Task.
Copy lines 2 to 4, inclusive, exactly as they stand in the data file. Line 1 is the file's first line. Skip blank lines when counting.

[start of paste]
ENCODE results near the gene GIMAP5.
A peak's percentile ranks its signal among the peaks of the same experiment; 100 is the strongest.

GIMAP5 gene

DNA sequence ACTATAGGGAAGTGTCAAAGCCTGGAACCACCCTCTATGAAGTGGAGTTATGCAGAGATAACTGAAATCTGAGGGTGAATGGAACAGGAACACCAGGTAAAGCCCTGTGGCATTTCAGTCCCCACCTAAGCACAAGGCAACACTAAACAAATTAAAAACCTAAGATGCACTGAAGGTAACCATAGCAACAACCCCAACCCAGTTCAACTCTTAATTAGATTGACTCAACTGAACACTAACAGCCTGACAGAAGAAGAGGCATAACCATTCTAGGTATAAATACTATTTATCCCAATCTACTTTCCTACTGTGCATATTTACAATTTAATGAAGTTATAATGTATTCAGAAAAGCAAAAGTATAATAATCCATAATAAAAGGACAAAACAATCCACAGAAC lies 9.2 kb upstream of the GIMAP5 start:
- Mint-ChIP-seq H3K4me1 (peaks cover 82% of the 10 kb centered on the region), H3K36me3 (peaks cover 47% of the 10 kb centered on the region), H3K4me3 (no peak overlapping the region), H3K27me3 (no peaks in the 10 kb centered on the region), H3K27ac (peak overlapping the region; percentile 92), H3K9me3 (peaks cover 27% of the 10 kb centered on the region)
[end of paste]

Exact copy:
A peak's percentile ranks its signal among the peaks of the same experiment; 100 is the strongest.

GIMAP5 gene

DNA sequence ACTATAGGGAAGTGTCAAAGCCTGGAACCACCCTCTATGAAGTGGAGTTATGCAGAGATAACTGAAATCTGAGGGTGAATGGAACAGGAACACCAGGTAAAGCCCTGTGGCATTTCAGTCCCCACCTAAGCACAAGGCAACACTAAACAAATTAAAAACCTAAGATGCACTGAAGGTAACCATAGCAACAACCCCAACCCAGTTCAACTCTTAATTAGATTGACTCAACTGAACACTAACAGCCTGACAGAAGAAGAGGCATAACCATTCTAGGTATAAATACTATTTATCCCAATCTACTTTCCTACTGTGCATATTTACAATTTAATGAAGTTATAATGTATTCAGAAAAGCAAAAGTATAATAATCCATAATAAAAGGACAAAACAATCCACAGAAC lies 9.2 kb upstream of the GIMAP5 start: